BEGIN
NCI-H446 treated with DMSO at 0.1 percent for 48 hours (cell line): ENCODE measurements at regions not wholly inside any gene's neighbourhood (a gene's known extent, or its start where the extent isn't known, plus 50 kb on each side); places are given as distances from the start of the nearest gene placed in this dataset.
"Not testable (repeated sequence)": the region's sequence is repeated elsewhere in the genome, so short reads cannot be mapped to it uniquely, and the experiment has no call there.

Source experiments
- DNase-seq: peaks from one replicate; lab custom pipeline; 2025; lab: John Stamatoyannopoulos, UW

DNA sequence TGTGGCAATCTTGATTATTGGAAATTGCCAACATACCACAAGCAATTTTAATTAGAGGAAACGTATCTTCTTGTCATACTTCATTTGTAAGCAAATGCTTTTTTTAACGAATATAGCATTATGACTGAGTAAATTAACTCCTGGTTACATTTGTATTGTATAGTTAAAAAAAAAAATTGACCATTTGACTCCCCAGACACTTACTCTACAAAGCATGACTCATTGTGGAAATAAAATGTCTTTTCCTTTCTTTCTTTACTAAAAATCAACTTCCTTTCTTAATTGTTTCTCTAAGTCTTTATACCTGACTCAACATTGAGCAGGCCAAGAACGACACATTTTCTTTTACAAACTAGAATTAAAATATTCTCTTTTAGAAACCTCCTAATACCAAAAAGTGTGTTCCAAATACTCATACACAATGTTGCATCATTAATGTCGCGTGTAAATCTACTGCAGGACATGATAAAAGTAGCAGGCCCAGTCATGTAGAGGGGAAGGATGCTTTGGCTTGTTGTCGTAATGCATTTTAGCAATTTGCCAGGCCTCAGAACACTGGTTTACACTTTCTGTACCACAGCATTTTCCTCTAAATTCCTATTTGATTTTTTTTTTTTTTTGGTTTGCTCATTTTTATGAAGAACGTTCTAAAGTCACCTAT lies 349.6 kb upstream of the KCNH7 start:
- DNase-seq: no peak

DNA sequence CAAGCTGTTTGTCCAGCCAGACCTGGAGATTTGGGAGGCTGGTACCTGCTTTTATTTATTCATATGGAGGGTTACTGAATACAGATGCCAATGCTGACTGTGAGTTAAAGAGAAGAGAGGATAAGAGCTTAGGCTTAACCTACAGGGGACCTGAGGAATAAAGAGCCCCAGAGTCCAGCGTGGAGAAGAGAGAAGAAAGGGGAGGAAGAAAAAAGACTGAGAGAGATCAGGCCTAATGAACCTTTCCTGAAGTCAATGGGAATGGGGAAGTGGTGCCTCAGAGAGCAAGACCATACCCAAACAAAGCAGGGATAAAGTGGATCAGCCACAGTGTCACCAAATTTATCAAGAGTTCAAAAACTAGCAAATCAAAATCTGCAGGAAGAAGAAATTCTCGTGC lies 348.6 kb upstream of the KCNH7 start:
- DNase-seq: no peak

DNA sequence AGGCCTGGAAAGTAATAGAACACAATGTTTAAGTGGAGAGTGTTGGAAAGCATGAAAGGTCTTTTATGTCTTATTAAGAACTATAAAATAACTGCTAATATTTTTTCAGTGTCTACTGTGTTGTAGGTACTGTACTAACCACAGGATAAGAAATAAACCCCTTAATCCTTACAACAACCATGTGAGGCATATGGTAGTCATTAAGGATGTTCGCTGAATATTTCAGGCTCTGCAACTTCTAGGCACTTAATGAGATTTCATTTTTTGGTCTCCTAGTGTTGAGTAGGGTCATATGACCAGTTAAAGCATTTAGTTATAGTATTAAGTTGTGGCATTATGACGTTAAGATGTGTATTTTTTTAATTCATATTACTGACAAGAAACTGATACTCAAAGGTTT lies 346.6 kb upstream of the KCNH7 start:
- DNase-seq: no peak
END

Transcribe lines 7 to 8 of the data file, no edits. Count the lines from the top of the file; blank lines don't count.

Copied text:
DNA sequence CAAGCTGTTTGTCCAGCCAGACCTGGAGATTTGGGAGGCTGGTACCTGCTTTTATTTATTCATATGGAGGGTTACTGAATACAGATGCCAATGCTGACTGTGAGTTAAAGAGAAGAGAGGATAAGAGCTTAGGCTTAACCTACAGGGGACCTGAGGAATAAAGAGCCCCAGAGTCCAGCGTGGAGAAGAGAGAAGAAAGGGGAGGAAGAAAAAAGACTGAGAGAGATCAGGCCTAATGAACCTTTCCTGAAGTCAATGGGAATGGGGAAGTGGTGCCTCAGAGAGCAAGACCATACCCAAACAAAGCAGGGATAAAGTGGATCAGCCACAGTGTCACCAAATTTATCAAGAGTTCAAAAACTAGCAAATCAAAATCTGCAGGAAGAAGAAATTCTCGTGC lies 348.6 kb upstream of the KCNH7 start:
- DNase-seq: no peak